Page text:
Packets of Starbucks coffee are seen in a supermarket in Santa Monica, California in this January 27, 2011 file photograph. Starbucks Corp investors on Wednesday rejected a shareholder proposal to prohibit the world's biggest coffee chain from making political contributions or forming a political action committee. REUTERS/Lucy Nicholson/Files (UNITED STATES - Tags: BUSINESS FOOD)

JOHANNESBURG: Taste Holdings, owners of the Domino’s Pizza brand in South Africa and Arthur Kaplan Jewellers, announced yesterday that it had signed a deal with Starbucks Coffee Company to open full-format stores in South Africa.

Taste said the stores would bring the full range of Starbucks food and beverages, including its ethically sourced Arabica coffee, to South African consumers, with the first outlet set to open in Johannesburg next year and other locations to follow.

Starbucks, founded in Seattle in 1971, has more 22 000 stores around the world. The brand, already familiar to South African fans of Hollywood movies, is sometimes the subject of playful derision for transforming the simple Cuppa Joe into complex and sometimes foolish-sounding concoctions.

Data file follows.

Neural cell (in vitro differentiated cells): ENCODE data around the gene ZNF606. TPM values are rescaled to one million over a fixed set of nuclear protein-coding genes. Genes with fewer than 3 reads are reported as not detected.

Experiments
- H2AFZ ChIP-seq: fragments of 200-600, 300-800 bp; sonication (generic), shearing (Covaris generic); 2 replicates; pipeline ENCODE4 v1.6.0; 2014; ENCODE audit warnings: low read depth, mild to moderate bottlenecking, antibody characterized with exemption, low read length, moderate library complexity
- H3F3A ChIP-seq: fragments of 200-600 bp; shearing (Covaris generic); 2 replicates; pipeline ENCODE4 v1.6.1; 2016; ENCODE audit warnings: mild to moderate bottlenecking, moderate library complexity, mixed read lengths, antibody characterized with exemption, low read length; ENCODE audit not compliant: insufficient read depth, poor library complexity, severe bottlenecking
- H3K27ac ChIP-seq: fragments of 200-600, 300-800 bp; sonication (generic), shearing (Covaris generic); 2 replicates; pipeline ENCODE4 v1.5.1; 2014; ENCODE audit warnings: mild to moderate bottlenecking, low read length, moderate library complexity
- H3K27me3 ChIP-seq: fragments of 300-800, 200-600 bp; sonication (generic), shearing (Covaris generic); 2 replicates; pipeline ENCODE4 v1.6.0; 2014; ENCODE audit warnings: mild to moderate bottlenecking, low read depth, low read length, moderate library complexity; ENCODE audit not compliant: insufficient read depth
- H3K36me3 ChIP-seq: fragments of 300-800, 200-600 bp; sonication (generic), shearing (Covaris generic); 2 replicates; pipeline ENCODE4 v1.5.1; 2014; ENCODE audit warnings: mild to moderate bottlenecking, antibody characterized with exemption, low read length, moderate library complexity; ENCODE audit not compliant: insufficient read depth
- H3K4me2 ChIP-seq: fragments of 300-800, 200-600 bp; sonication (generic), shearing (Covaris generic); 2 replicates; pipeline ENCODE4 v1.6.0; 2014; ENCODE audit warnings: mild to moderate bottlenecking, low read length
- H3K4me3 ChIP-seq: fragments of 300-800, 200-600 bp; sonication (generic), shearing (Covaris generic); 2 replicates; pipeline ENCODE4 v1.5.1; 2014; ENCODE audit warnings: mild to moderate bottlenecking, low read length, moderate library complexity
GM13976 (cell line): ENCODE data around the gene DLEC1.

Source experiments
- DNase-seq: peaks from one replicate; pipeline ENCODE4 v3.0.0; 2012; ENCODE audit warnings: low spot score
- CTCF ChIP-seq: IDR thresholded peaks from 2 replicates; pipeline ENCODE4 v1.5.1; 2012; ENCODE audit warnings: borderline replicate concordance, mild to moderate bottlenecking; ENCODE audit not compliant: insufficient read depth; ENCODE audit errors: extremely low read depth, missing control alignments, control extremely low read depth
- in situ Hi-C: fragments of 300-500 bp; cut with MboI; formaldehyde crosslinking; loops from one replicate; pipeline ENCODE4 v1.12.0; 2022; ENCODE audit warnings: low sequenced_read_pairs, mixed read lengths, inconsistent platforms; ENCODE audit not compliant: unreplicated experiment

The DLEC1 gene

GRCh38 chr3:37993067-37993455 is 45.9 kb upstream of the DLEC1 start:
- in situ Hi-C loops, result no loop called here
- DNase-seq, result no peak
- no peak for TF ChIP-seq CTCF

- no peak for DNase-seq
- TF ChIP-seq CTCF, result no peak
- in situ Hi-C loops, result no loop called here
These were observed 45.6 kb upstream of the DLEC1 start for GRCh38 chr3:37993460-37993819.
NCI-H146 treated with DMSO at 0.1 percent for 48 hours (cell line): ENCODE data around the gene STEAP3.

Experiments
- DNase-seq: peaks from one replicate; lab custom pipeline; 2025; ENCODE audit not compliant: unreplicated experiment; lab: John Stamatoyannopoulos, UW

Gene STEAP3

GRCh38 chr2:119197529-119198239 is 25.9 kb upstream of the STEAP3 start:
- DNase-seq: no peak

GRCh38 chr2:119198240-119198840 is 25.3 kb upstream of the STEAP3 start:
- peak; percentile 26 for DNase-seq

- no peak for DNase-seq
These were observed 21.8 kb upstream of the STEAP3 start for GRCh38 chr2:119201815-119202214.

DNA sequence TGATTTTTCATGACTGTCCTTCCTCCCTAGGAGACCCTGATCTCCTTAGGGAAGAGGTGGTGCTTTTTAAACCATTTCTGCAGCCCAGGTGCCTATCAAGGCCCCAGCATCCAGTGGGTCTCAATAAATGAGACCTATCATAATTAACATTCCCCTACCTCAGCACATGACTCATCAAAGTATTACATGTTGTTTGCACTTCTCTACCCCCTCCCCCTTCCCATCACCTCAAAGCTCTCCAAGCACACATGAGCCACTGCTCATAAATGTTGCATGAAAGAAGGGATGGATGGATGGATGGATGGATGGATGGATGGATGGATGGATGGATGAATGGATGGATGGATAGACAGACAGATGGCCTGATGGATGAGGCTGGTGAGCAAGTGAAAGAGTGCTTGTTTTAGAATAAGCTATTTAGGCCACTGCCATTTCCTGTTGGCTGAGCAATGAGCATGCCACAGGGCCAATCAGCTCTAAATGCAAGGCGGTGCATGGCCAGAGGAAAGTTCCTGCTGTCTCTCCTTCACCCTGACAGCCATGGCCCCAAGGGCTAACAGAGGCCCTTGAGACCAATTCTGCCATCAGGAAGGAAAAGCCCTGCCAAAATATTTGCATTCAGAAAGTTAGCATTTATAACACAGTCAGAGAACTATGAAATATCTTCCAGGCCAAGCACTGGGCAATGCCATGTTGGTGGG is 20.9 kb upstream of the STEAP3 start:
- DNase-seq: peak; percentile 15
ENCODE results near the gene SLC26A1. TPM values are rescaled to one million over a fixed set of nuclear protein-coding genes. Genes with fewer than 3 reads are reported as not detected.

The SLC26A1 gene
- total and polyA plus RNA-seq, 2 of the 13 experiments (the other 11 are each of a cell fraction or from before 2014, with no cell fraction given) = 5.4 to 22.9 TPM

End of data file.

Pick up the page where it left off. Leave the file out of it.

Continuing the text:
The licence agreement, under which Taste will own and operate the stores directly, includes certain rights for other African countries. Since Starbucks already sources coffee from farms in sub-Saharan Africa, this partnership could mean beans grown locally are served to the very workers who picked them in a skinny non-fat frappuccino with extra whipped cream and chocolate sauce, or even a grande non-fat one-pump no-whip mocha.

Kris Engskov, Starbucks president for Europe, the Middle East and Africa, said: “The coffee market here is vibrant and growing fast – we want to be part of that growth, bringing the passion and energy of this remarkable country into the design of our first store and our first barista team.”

Carlo Gonzaga, chief executive of Taste, said the companies had “similar core values, including a commitment to localisation and uplifting both direct and indirect partners”.

“Starbucks supports the development of local suppliers and is fully committed to our Changing Lanes programme, wherein we have provided employment to previously unemployed people and exposed them to global training initiatives and skills.”

“Young people are the key to our success,” said Engskov. “The majority of our workforce is aged between 17 and 25, so talented youth has always been a priority.”